CHICAGO (WBBM) — The Better Government Association describes the income tax hike being cooked up in Springfield as “closed-door backroom dealing.”
As WBBM Newsradio 780’s Regine Schlesinger reports, BGA executive director Andy Shaw says so far, there have been no public hearings held and no questions answered, as Gov. Pat Quinn and Illinois legislators work on what would be the biggest income tax increase in state history.READ MORE: Pfizer Says COVID-19 Vaccine More Than 90% Effective At Protecting Kids
LISTEN: Newsradio 780’s Regine Schlesinger reports
“Where are the cuts? Where is the streamlining? Where is the guarantee that the money won’t be wasted? And most importantly, where is the guarantee that we won’t be in the same fiscal mess in three or four years? None of those questions have been answered, so at this point, this has not been an example of good government,” Shaw said. “This is closed-door backroom dealing.”READ MORE: Suburban School Cafeteria Worker Turned Into A TikTok Star With Lunch Break Videos During The Pandemic; ‘People Like To Watch People Eat’
Without taking a stand on the tax hike itself, Shaw says the BGA is disappointed the tax hike might be rammed through a lame-duck session, with at least a dozen lawmakers leaving office as of Wednesday.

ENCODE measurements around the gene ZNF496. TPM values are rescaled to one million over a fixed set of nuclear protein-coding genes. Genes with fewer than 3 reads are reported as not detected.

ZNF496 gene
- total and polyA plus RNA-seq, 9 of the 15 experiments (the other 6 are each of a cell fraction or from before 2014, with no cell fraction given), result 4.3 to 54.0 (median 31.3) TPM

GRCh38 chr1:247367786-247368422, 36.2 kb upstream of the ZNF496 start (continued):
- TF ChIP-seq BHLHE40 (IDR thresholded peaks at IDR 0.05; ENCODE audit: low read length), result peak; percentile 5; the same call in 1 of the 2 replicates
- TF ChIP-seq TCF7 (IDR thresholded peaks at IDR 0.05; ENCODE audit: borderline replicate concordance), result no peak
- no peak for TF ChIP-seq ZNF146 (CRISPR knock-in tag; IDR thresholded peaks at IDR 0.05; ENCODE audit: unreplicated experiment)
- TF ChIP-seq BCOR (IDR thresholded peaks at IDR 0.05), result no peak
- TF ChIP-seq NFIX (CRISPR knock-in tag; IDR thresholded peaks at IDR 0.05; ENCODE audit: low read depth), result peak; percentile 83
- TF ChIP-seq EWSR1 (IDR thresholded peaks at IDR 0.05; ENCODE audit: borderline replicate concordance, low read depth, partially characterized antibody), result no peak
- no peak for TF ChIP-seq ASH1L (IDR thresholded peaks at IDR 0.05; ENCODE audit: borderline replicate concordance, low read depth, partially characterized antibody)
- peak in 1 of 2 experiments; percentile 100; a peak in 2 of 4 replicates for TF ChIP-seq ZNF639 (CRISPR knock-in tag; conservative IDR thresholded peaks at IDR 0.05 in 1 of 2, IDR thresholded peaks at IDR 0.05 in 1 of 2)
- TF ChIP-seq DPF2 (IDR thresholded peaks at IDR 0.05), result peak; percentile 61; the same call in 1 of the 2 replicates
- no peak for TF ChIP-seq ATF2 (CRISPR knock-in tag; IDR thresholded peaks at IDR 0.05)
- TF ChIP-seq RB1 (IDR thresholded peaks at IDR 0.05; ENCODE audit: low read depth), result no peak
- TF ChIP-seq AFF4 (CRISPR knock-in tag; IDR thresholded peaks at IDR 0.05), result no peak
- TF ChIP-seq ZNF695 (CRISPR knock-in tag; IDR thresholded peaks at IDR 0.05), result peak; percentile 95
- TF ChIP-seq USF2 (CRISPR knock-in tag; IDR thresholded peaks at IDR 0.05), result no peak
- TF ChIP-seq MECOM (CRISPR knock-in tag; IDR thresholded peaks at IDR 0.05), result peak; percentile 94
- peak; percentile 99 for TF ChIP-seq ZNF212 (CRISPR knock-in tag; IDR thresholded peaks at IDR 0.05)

Democrats are considering a plan to boost the 3 percent income tax rate to 5.25 percent for four years, a 75 percent increase. They’re also looking at a dollar-a-pack increase in cigarette taxes, more than double the current rate.
Together, the increases would produce about $7.5 billion a year, backers say. The money would be used in several ways: to close the gap between annual government costs and revenues, to provide money for education and property tax relief, and to finance borrowing about $8 billion to pay off the state’s backlog of overdue bills.MORE NEWS: Kenosha County Sheriff's Deputy Shoots Chicago Homicide Suspect At Bristol Gas Station After Two-State Crime Spree; Suspect Shot Police K-9 During Confrontation
After four years, the income tax rate would drop, although not all the way back to current levels. With officials still negotiating, it was unclear how much the rate would drop.